Test First Development

Test first development is a development style where write unit tests before writing the production code.

Simple steps of Test First Development:
Simple steps for Test First Developments are

+. Write the specification
+. Write the tests to the specification
+. Write the code until the entire test passes

We can simplify above steps as follows (here we didn’t mentioned specification writing)

+. Add a test basically just enough code to fail.
+. Run the test
+. Update production code to make it pass the test.
+. Run the test again. In this case

@. If test fails then update functional case and retest
@. Else start over i.e. write another test and follow above steps.

Following UML diagram shows the Test First Activities:
However sometimes above steps doesn’t helpful to telling how to do it. So we’ll present some steps in a way that actually useful for get work accomplished.
Steps for Test First Programming

+. Think about what you want to do
+. Think about what it looks like from customer’s perspective including API
+. Think about how to test it.
+. Write the happy path test cases.
+. Write the production code.
+. Expand the tests for more complete behavior coverage.
+. Write production to make the test pass

Now we’ll explain shortly above these steps:
+. Think about what you want to do

@. Collect requirements.
@. Define the feature.
@. Try to understand what customer problem the feature is solving.
@. What are the real core requirements to solve the problem.

Features often expand in scope as development proceeds. Just start with minimum viable scope for that feature. Then expand iteratively after have something working.

+. Think about what it looks like from customer’s perspective including API

@. What’s the API going to look like?
@. Does this solve the customer problem?
@. Is it clean?
@. Is it awkward?
@. Can you imagine using it?
@. Is it easy to explain?


@. What is it going to look like?
@. What input elements are needed?
@. Are they really needed?
@. Is it reasonable for the user to know the information you are asking?


@. Involve a usability engineer if available
@. Tell some verbally

-+. What the purpose of the feature is
-+. How to use the feature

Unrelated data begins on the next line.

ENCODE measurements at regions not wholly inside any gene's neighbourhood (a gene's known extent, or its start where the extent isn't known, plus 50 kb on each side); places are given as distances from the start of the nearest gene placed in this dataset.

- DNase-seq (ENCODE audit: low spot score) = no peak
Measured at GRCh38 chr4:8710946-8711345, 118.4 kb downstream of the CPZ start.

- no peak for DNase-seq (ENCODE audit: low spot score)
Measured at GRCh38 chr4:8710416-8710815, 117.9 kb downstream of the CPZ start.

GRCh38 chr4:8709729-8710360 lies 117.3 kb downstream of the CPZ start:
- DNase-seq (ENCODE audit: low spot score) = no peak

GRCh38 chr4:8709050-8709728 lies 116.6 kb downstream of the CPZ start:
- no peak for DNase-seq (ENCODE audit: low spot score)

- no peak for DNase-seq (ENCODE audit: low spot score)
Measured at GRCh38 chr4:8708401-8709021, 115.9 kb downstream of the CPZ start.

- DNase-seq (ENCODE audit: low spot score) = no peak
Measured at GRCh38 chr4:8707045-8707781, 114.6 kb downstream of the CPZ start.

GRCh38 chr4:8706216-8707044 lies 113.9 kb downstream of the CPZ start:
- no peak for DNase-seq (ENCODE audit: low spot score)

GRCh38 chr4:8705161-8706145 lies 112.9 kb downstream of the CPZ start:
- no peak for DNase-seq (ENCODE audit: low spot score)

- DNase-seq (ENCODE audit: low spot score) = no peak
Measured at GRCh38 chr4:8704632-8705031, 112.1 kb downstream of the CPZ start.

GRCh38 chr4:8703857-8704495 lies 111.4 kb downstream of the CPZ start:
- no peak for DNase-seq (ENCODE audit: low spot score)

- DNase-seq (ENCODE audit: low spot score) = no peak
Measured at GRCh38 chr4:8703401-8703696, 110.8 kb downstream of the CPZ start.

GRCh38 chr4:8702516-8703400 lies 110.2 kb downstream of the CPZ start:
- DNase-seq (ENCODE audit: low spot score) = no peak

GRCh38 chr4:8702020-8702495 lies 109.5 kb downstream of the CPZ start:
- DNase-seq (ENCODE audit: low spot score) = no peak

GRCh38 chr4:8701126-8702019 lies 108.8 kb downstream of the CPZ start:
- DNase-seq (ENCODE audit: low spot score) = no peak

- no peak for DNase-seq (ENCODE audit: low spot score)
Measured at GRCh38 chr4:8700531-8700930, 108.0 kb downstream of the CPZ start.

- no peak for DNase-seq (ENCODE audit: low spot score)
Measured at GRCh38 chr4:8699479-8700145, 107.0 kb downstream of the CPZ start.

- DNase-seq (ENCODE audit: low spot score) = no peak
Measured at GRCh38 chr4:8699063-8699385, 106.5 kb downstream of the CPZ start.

-+। What they should see

Then carefully listen their questions and feedbacks

If anything to change after doing this all then change them easily because no production code written yet.

+. Think about how to test it

@. How do we know if the feature works?
@. How do we know if it is not working?
@. What can go wrong? Can we check for that?
@. What is the mission critical part of the feature? How can this be tested?
@. Is any API missing to allow automated tests to interrogate the system for error conditions?
@. What is the riskiest part of the feature? How can this be tested?

+. Write the happy path test cases.

@. Writing the tests allow you to use the API.
@. Write enough tests to satisfy the following:
-+. The full feature is being tested the way a customer would use it.
-+. Every function of the API is being used by at least one test.


@. If the API is cumbersome, the tests will be a pain to write. If so, change the API. Make it easier to use.
@. Are there functions left over that you didn’t need to use? Can you remove this API function without limiting the user? Then do so.

+. Write the production code.

@. Write the production code to make one test pass.
@. Keep going until the entire tests pass.
@. If your test framework supports xfail, you can mark all of the tests as xfail at first and remove the mark one at a time.

+. Expand the tests for more complete behavior coverage.

@. Look at the set of tests you have, the feature, the API.
@. Be as behavior complete as you can be.
@. Are there error conditions that haven’t been tested for yet?
@. Make sure the mission critical and the risk area parts identified in step 3 are fully tested.

+. Write the production code to make the tests pass

Pretty self explanatory. Go fix the code.

Why Test First?
In complex software uses of TDD or Test First is undeniable. Before done the software tests are very essential. One can write tests after write the code. But there are some really good reasons to write the test first. They are

1. You can use the tests to guide you in what to code next.
2. You can use the tests to tell you when you are done coding, and help avoid feature creep.
3. If it’s the same person writing the tests and the production code, then the assumptions you made while writing the code will color how you write the tests and you’ll miss ways to use your code. Writing the tests before you write the code will mitigate this somewhat.
4. Thinking about and writing tests help you understand the specification.
5. Cumbersome parts of the API can be fixed before the API is implemented.
6. Holes and inconsistencies in the specification are found out early.
7. The tests will get written. If you put off the tests until after your code is “done”, there is a reasonable chance that you will ship that code before the tests are done. And then your customers will find your bugs that your testing could have caught.

Md. Mojammel Haque
Currently working as Lead Team (Application Architecture) at Raven Systems Ltd.

Passion for software development especially agile practices such as TDD & BDD with in depth knowledge of OOP, DDD, CQRS, ES, GoF, SOLID and PoEAA.

Over 6 years of software development experience ASP.NET. Has the ability to understand and transform complex business requirements into software ensuring applications are delivered on time.

Also experience in non Microsoft .NET technologies such as Dapper.Net, Subversion, Structure Map & AngularJs.

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